Skyline football stadium delayed

April 30, 2013

By Lillian O'Rorke

Community cheers decision

Skyline High School will not be getting a new stadium this summer.

The nearly $6.5 million stadium upgrade, part of the $219.2 million bond measure approved by voters in April 2012, was originally slated to begin this summer and be completed as early as this fall. Jake Kuper, the district’s chief financial officer, announced at the April 24 Issaquah School Board meeting that the project is being pushed back by at least one year. The reason, he said, is because of the six to eight months it will take for the district to receive a site-development permit.

“We believe, given the excavation that is needed for a cantilever roof system or a post-and-beam system, we would most likely not meet the threshold of the city of Sammamish on a simple building permit,” Kuper said.

This was not the only change. Instead of using a mixed contract approach, as originally planned, Kuper said the district is now going to bundle the entire project for a competitive bid.

The original design included a cantilever roof, a big must for members of the community because it doesn’t use view-obstructing support poles in the middle of the seating. It also included plans for cheaper aluminum seating, which was not well received by football boosters the Skyline Gridiron Club.

Now, Kuper said, the district wants to gather bid alternates for a cantilever and a traditional post-and-beam roof system, as well as concrete seating.

“Those will all be considered, put in the package as bid alternates,” he said. “So that if we do need to make trade-offs on the total $6.5 million project budget, we can do so with accurate pricing in hand.”

Members of the Gridiron Club, including its president Pam Thorsen, were part of a committee of community representatives and Skyline staff members and coaches that has been discussing the topic since July. During the April 24 board meeting, Thorsen said while she was pleasantly surprised by Kuper’s announcement, the club had felt it was being shut out of the process and ignored.

“In my book, that was kind of like bullying the citizens and the taxpayers, instead of embracing knowledgeable and willing community members that wanted to help,” she said. “We don’t mind waiting. We’ve been here 17 years in the rain. We believe the timeline now that he has outlined will give us the time to allow us to build a project like the community wants, that is doable within budget.”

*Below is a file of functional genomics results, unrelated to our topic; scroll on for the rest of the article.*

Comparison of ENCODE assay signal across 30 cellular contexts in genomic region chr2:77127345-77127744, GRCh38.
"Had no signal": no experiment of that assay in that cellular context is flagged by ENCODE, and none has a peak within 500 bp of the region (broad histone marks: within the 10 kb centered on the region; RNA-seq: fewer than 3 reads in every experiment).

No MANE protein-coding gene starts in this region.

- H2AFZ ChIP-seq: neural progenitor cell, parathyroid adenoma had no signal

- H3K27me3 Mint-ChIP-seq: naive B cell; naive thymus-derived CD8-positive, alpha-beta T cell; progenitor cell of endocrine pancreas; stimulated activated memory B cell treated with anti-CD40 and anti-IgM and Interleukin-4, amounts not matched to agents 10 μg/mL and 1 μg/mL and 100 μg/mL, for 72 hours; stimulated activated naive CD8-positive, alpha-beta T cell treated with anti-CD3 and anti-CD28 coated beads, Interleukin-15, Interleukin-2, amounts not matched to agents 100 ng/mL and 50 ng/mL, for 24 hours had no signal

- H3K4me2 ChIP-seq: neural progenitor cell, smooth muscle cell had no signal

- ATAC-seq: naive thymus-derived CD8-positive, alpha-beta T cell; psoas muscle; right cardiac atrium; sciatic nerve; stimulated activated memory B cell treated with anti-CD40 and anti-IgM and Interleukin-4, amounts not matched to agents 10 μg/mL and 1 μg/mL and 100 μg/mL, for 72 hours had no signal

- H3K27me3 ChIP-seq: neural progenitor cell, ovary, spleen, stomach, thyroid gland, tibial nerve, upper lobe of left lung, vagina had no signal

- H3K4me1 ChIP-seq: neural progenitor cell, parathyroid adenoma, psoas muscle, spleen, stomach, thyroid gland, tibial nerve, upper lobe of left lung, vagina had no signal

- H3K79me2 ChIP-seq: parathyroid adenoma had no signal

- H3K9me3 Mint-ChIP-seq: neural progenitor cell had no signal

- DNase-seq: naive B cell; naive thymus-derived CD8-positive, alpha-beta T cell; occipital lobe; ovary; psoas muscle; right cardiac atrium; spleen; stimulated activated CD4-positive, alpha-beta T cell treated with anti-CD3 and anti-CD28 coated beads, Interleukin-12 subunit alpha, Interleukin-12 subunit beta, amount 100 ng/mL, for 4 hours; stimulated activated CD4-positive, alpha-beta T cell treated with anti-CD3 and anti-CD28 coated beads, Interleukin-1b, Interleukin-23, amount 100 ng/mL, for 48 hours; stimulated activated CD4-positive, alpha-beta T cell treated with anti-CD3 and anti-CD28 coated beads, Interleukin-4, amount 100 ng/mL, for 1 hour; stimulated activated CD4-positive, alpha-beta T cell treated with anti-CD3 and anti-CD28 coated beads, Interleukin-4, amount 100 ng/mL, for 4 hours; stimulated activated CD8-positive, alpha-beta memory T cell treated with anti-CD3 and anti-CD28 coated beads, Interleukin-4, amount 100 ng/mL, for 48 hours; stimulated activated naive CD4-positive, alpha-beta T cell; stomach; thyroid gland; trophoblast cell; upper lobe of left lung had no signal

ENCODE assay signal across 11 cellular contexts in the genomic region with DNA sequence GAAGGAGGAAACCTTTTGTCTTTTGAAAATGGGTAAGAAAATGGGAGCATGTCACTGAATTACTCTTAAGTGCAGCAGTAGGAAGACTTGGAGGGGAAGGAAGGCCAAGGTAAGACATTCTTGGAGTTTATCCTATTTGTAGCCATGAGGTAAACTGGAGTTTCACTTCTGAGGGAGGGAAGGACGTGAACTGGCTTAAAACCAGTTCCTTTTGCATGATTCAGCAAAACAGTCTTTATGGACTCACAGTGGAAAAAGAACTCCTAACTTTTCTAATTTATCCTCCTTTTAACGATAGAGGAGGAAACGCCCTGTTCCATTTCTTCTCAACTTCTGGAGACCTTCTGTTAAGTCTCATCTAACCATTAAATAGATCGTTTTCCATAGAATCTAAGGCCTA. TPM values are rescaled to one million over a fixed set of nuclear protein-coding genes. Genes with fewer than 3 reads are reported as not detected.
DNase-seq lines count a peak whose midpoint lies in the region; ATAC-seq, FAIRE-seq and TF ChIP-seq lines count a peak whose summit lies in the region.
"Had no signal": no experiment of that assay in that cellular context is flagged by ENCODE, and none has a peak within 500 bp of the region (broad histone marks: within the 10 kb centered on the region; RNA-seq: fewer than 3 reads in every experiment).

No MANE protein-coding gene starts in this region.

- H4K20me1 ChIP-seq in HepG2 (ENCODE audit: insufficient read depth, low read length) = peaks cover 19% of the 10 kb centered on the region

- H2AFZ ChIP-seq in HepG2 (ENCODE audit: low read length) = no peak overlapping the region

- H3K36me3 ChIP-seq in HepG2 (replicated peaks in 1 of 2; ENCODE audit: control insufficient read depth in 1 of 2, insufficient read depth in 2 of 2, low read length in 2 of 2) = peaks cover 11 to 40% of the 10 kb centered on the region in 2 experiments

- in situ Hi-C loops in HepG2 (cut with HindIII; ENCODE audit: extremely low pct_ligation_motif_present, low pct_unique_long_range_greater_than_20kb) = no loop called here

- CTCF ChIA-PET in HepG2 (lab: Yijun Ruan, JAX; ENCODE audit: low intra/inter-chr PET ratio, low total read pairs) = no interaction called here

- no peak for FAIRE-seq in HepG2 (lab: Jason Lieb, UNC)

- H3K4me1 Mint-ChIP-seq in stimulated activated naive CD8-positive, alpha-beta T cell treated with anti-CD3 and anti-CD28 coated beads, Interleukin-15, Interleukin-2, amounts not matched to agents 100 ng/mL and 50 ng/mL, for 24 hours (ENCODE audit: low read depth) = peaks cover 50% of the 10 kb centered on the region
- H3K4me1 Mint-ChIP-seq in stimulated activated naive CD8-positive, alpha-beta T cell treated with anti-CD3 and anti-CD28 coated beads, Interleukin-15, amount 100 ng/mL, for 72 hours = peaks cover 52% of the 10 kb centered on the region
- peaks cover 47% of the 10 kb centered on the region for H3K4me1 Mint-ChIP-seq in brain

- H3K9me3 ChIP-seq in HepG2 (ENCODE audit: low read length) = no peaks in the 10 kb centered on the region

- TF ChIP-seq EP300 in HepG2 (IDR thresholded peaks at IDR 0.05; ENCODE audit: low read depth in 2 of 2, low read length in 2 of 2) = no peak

In its own design, the Gridiron Club has included a cantilever roof, more storage and a concrete base with aluminium seats. In a five-page letter to the board, the club said that it also hopes the new stadium will have at least 4,000 seats, the minimum requirement for hosting tournaments.

The club is also asking that the district use a design-bid approach, which it believes could amount to about $1 million in savings.

“We should at least take the time to look at design-build. You will probably save money,” said Mike Shin, a Skyline parent. “Look at all the options, and not just spend it on design, and then you can’t make any changes.”

At the April 24 meeting, Shin and Thorsen were accompanied by about 30 members of the Skyline community, including Art Francis.

“We are asking that you consider what we bring to you, because we think we can bring to you exceptional guidance of what the community needs. It’s not what we want. It’s what we need,” Francis said. “We just want you to consider what we want. We think it’s fair. We supported you when you came to us. We hope now that you will recommit to those words and take our advice.”

With the project now being delayed by at least one year, district officials said they do not yet have an estimate for when construction will begin.



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2 Responses to “Skyline football stadium delayed”

  1. Michael Crisp on May 1st, 2013 8:52 am

    I’m very pleased to see the Issaquah School Board delay the Skyline stadium construction. Further, I hope the school board members and ISD staff members who oversee this project will sincerely listen, with an open mind, to the Skyline community members, especially the Skyline Gridiron Club, regarding the construction of this stadium. The members of the Gridiron Club are volunteers who invest many, many hours of service to the Skyline Spartan High School football program and are “caretakers” of that stadium. I value their input into stadium design over a third-party architect or even an ISD staff member. The Spartan community also has many professionals actively engaged in the construction industry and I’m confident their input can result in a better stadium that meets the long-term needs of Skyline High School and will be within or under the budget.

  2. Mrs. Kravitz on May 2nd, 2013 8:11 am

    I’m all for whatever the Gridiron Club wants, just as long as they are responsible for the cost overruns on the design build process. This time around just be sure you get the permit before you build the facility, unlike the indoor baseball training facility you had your hand in without the city or the districts knowledge. You are asking the taxpayers to trust the “caretakers” and to have confidence in the knowledgeable construction experts involved in the Gridiron Club. Gridiron Club – put your money where your mouth is.

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